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Though the concept of switching cost is not applicable to cosmetic dermatology, brand loyalty is indeed a major factor. Brand loyalty has fallen dramatically over the years. Consumers who traditionally considered cosmetic dermatology, a clinical service, have started to regard it as a customer service. They have started to "shop around" for the best price. This changing trends in brand loyalty has resulted in low profit margins for the cosmetic dermatology tycoons.
The consumers are gradually becoming aware that there is no technological superiority for any cosmetic dermatology service vendors. Everybody has access to the same machines available in the market and because of the high turn over rate, the experience in any of the technologies remain more or less the same. Even the biggest service providers do not have any investment on technology research.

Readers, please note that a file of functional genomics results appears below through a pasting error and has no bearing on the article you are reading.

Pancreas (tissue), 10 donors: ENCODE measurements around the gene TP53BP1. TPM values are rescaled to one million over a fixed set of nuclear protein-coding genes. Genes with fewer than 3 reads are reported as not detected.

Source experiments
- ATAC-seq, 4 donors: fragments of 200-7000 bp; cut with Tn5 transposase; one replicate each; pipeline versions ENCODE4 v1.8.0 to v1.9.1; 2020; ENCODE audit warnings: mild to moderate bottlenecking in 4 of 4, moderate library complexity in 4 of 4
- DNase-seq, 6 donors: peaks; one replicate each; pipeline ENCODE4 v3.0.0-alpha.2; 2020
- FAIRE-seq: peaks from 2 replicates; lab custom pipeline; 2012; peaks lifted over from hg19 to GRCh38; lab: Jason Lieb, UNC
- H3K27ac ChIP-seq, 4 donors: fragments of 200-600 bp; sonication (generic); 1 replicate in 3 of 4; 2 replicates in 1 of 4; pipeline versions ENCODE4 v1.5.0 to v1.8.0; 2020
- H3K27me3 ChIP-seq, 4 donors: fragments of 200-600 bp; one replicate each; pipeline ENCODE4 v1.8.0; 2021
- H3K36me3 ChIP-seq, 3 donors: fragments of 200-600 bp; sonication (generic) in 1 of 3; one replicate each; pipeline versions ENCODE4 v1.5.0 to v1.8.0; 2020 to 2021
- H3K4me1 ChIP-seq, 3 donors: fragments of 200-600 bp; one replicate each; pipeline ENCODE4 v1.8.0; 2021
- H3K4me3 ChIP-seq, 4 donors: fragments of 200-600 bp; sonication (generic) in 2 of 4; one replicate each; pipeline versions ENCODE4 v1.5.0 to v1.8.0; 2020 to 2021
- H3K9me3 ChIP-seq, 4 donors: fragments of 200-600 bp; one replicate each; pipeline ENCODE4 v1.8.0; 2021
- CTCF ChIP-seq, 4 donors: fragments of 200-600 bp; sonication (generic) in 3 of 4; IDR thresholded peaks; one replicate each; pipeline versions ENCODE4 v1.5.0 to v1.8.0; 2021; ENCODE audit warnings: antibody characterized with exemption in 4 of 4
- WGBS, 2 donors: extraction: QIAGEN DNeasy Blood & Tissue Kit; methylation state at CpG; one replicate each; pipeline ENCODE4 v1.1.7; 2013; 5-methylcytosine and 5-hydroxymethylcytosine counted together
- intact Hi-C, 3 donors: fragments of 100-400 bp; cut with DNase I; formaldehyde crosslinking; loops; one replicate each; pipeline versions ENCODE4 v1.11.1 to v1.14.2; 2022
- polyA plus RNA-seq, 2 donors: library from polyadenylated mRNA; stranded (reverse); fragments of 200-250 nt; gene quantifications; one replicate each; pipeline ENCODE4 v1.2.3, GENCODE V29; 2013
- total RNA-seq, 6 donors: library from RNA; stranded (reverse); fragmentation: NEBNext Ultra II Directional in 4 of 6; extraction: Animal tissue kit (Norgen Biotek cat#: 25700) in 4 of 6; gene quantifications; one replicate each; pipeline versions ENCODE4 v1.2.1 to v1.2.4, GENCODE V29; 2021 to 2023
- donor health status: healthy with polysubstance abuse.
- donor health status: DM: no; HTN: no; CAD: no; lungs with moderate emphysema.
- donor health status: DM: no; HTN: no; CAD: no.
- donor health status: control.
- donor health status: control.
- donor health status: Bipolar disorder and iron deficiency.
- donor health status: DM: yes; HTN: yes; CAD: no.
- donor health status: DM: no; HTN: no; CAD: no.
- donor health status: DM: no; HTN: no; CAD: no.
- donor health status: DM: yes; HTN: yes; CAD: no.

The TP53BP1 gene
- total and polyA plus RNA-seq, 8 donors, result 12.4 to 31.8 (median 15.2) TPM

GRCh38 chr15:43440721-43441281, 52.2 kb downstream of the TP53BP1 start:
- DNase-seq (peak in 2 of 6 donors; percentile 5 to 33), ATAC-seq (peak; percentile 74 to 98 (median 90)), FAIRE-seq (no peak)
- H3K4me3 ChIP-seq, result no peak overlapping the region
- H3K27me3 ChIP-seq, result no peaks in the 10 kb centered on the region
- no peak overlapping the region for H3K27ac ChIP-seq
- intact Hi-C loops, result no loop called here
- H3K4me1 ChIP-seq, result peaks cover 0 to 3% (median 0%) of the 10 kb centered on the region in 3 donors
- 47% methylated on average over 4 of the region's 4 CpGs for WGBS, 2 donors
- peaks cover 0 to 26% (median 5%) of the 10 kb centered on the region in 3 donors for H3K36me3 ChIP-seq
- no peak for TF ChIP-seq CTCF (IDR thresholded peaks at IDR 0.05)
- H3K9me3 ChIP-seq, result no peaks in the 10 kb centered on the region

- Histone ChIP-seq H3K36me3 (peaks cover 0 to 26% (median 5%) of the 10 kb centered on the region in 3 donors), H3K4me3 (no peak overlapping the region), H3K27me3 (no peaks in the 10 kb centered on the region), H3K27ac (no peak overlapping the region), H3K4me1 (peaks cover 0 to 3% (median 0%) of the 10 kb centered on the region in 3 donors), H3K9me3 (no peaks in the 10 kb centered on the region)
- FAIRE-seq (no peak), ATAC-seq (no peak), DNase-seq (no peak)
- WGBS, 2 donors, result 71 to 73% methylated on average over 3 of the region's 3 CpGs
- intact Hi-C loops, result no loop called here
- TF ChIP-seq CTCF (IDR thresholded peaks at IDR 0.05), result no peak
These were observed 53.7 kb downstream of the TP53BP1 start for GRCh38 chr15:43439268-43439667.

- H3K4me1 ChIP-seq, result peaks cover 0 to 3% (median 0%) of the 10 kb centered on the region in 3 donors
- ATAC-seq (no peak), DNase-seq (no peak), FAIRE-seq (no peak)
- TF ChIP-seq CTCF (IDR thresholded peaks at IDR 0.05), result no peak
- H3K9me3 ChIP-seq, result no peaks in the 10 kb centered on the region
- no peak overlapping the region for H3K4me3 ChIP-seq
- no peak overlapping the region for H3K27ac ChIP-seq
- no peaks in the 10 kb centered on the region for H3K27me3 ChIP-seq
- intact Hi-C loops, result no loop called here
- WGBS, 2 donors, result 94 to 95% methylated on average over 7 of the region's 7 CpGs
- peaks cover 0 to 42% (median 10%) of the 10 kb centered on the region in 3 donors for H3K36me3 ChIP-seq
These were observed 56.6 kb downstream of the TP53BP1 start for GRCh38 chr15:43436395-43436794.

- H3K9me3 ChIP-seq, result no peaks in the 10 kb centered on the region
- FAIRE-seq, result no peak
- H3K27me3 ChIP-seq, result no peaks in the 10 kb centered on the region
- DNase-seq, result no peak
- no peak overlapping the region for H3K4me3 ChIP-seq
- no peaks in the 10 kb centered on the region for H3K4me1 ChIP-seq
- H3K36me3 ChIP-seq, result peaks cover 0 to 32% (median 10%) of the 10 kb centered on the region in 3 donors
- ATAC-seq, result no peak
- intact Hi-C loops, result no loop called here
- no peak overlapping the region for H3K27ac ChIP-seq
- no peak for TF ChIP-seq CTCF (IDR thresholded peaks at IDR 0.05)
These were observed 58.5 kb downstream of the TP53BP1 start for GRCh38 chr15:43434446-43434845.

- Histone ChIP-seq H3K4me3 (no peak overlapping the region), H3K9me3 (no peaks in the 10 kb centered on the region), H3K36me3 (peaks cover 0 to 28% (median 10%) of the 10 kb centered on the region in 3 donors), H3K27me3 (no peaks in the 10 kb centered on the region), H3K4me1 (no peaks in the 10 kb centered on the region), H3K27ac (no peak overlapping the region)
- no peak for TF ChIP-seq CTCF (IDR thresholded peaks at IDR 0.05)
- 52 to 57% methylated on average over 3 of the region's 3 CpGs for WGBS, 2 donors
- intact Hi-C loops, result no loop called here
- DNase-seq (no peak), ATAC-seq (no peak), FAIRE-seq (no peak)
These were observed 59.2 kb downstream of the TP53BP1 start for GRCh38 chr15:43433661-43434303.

To compensate for this lack of technological differentiator, many leading brands have tried to create psedo-differentiators. This is achieved in two major ways: By claiming a methodological superiority (you have a superior protocol) or by claiming a secret combination (Use our products with our services). Both claims are pushed to the masses with aggressive marketing through social media, print media and TV. This has resulted in lots of confusion and the ROI of aggressive marketing might diminish.
In summary, investment on technological research or some form of collaboration with technology vendors to reduce the drawing board to bed side time may be important to medium to large size cosmetic dermatology entrepreneurs. If you are a consumer, be on the lookout for good quality, yet cheaper service from the new entrants. By the way did you read about this new technology from Philips?
Read the full series on Cosmetic Dermatology Industry here
Labels: Cosmetic Industry